A Veterans Recognition event was held Sunday, Nov. 6, at the VFW in San Fernando. The event was hosted by the City of San Fernando and the local chapters of the VFW.
“It’s important to have events like this because too often veterans have been forgotten and many are now homeless,” said Jay Jakar, commander of the San Fernando American Legion Post 176, who spoke at the event. “We need to remember them every day – not just on Veterans Day.”
The annual count of the homeless found that at least 3,878 veterans lived on streets and sidewalks throughout the Valley and Los Angeles County. Oftentimes veterans with post-traumatic stress disorder, depression, medical and mental health and substance abuse issues end up without a place to live because they are disabled and can’t navigate seeking help.
Jakar, a veteran of the Korean War, said people often say, “Thank you for your service, but never ask how they can help or what is it that you need?” Most veterans he said aren’t going to ask for anything, even those that need help.
Jakar said thanking a veteran for their service is such a common phrase that he’s heard it a thousand times, he considers it to be just like a buzzword – just something that is said over and over again.
“People rarely do more or ask what can I do to help you guys?”
Unknown to most, the San Fernando American Legion post on Pico Street is 103 years old. Over the last 100 years, it’s hard to estimate the number of veterans that have passed through their doors.
“It has been held together by a generation of veterans who were right between the big conflicts and most of these guys all came back to the community.
“It’s like a base – we don’t sit around and talk about where we served or tell old war stories, it’s a place where we understand each other and there are no strings attached.”
One of the missions of the American Legion is to help current and former members and help transition back into their community.
Jakar describes the Legion as not an “individual thing, but a group” where you can find someone in their 20s and others who are in their 80s who all have common ground, no matter what branch of the military they served.
People in the community can really thank veterans by helping them repair and maintain their post, Jakar explained.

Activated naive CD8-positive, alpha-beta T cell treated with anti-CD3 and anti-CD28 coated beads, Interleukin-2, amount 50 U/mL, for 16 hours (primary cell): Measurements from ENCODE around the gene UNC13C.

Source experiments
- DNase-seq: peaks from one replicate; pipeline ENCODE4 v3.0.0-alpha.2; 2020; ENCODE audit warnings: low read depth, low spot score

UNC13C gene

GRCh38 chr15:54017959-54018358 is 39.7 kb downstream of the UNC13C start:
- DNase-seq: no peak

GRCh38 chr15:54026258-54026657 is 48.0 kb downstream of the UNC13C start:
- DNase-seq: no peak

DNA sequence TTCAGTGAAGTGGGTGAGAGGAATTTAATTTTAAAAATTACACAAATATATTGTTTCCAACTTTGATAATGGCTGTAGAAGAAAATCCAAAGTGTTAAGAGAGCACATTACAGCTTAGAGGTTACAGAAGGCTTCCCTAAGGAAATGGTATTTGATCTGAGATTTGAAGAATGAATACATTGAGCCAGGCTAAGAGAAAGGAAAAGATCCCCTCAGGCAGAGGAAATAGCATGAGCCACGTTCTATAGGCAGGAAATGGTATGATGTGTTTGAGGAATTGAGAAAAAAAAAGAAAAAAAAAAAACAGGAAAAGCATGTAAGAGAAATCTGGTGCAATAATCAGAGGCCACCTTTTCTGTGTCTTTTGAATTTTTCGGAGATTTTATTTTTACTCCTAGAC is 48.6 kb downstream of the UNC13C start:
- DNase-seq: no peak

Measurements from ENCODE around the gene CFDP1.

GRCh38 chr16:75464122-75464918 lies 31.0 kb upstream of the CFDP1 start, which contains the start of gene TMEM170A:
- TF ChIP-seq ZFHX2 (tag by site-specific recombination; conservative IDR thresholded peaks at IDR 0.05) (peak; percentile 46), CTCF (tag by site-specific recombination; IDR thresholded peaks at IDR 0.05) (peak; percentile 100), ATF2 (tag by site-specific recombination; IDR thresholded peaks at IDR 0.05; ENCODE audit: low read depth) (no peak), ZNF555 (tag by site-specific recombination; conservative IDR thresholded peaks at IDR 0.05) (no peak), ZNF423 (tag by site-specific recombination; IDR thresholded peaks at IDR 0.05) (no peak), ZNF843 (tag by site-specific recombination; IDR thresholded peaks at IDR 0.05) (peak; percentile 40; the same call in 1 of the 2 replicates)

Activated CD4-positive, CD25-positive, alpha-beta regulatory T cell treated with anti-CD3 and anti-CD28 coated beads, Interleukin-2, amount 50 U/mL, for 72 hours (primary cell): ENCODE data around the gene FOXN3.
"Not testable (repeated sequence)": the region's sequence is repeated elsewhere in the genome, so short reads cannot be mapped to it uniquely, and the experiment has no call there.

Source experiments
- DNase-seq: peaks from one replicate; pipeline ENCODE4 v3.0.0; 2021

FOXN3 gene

The American Legion building like many of the veterans themselves has weathered much over the years. Due to a lack of funds, it has had too little maintenance and is badly in need of repair.
“It’s currently about $75-80,000 short of needed funds to rehab the post.
“It was built in 1932, and we found electrical wiring still in the building that was from 1946. We need new windows and a lot more. Supervisor [Sheila] Kuehl gave the Legion $5,000 that allowed us to get a new cooling unit over the summer and some of that also went to electrical wiring. The Legion is open as a cooling center for the community over the hot summer months.”
They hold activities and events throughout the year to raise funds and outreach to other veterans.
Some of their activities may seem small but can make a big difference. They collect laundry detergent, fabric softener and socks to deliver to the Sepulveda Veterans Hospital to help the veterans who live there.
They’ll have two floats in the Valley Veterans Parade and will gather for their own event at their post.
“We reach out to veterans that don’t get reached out to,” said Jakar. “Banners are nice but the community can help us by donating and supporting our programs and events.”
Disappointed to see that no VFW Members were interviewed for this article as it was hosted by Post 3834, not numerous chapters. There is no mention of the VFWs storied history as well. I’m a member of both posts, so they should get equal representation.
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